Thursday, July 22, 2010

Day 23: Auschwitz

Yesterday we paid for a bus and tour to get to and see Auschwitz and Birkenau, the World War II concentration camps.

We were only really able to take pictures in the outside. They said no pictures inside because it causes congestion, but I snapped just a couple.

They have converted many of the barracks in Auschwitz into museum-like displays, with pictures of the camp, and of prisoners, blurbs of the history, quotes, and artifacts. Only one of the barracks buildings you see in its "original" state. That barracks (#11) contained rooms upstairs where officials would hold small trials for crimes (which usually resulted in a death sentence), undressing/"wash" rooms for men and women who were going out to be shot at the death wall between barracks 10 (the "medical experimentation" barracks) and 11. 

Entrance Gate: "Work makes you free."

The "Death Wall" where executions were carried out, primarily before the use of the gas chambers.

Display of hair found from female victims. In the beginning of the camp, they shaved the hair upon arrival, but it became "easier" to shave heads after the masses of women and children were executed in the gas chambers. Due to the passage of time, the hair has lost its color.

The basement of that barracks is where they have starvation rooms - if 1 member of a barracks escaped, 10 others would be sentenced to starve to death in these rooms. One man, a priest who was later canonized for his actions (he took the death sentence in place of another man), began dying by starvation in one of these rooms. There are also "standing rooms" - the size of a telephone booth - where 4 people were put together at once for punishment. The basement is also the location of the first experiment with Zyklon B, to see if it would execute a mass amount of people at once.

What was most stunning at Auschwitz was the fact that we actually walked thru the first working gas chamber of the camp. We were able to walk into the room that thousands of people walked into, but never walked out of. There are holes in the ceiling from where poisons were poured. The adjoining room was the crematoria. It felt, and smelled, like a great, emotional weight in there. It's hard to explain in words.

After seeing Auschwitz (which was SUPER crowded), we drove a few minutes to Birkenau. I cannot BELIEVE how huge that one was. And it was sobering because most of the pictures you see of "Auschwitz" are of the gates to Birkenau. 

They have reconstructed a couple of the barracks so we can see what it was like. The buildings that were made of wood were burned by the Nazis before liberation to try to minimize evidence. (Right, guys, the barbed wire, electric fences and acres of chimney remnants don't look AT ALL suspicious...)

The major crematoria (II, III, IV and V) were there, too. They were blown up by the Nazis, also, before liberation, except for IV - it was burned down by a group of the prisoners who had revolted. Hooray! Our guide explained that the prisoners who survived after liberation were asked their opinion of what should happen to the camps. Some wanted them destroyed and forgotten, but most wanted it preserved. Some wanted to replicate buildings that had been destroyed, but as for the crematoria, they chose to leave them demolished because the fact that the Nazis tried to destroy them only stands proves that the Nazis were well aware of their criminal actions. I thought that was very interesting.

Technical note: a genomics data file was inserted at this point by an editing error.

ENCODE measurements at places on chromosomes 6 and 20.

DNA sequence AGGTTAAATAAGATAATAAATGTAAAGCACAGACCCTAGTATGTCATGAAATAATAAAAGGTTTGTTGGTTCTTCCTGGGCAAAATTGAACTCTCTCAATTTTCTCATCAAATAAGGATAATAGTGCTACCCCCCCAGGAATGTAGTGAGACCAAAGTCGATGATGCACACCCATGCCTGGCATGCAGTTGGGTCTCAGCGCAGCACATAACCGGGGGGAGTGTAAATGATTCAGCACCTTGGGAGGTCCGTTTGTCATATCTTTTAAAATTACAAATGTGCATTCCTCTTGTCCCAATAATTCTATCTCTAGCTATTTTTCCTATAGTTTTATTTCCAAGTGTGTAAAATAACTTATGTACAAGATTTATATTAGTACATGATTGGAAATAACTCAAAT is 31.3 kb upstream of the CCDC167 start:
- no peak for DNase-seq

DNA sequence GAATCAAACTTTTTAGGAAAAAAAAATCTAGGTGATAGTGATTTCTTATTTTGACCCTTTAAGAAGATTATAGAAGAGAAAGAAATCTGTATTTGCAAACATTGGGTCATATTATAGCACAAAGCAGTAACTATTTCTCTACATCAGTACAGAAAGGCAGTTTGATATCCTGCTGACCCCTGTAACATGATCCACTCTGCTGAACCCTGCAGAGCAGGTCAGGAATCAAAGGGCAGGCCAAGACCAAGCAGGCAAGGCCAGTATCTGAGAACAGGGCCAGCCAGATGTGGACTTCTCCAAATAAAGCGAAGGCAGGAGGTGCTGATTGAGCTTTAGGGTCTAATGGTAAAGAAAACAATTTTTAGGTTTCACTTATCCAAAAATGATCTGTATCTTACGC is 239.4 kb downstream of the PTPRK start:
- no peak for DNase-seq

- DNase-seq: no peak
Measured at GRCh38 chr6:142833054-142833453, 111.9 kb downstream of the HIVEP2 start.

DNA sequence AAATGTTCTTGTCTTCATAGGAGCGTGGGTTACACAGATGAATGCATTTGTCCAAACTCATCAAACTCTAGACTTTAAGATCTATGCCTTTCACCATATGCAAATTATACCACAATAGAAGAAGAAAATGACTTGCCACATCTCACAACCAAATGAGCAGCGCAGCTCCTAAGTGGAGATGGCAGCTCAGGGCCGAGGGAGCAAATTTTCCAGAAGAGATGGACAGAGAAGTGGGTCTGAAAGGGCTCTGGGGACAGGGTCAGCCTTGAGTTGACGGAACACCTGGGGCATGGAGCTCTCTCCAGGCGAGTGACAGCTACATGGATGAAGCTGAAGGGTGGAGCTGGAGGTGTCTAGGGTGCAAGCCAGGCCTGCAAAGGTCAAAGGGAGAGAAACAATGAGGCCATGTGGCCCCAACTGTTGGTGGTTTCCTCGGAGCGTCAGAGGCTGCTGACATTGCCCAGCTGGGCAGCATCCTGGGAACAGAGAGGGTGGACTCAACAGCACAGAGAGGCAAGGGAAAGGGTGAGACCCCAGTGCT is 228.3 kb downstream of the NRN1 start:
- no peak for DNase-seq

The remains of the undressing room in crematoria II. You can see the stairs at the top of the picture, where the people entered the room. This room, and the crematoria themselves were underground, so as to not be seen by the outside. The buildings built above these rooms were used for medical experiments and such.

It's a sobering place, that's for sure. There seems to be a big mental block in my head, though, that prevents me from grasping it all. I think I'll get there eventually, but it felt SO surreal. Everyone in our group was discussing how impossible it seems. 

After we got back, Spence and I went to nap and decompress at the hostel.

We then went out for a meal - PIEROGIES!!!!!! The "maxi" plate of 36 for 39 zloty. That's about 11 dollars!!


We shopped in the main square and it is ever so exciting! There was this FABBO concert (heh...) and later, we also tried to find the location of the jazz festival nightly concert, but to no avail. :( Ah well.

Also - kiwi ice cream is delicious.

AND there is a bugler who plays his trumpet from St. Mary's basilica many times a day. We heard him yesterday and today and it's just neat. It began in the 13th century something about a trumpeter who stood in the church - the highest point to see if there are invaders - and when the Turks? came, the trumpeter played to warn the town, but was shot with an arrow mid-phrase. So even still today, his music sounds like it ends with a little hiccup, to commemorate the trumpeter who saved the town from the invasion! See a video on Spencer's FB page!

The end.
Tomorrow we're headed to Warsaw! I'm a little sad about it because Krakow has been my favorite town so far. I'd say Krakow and Skien, Norway. Please and thank you!! Copenhagen didn't seem nearly s social and fun as Krakow. Those Danes are too reserved for me :)

Ta ta for now!

1 comment:

  1. Having just been to Aushwitz, I'm curious what you think of this video. Highly, highly controversial lately. I'm composing a blog post in my head about it because I think it's wonderful. This old man has EVERY RIGHT IN THE WORLD to dance and celebrate his survival and posterity he was so close to losing.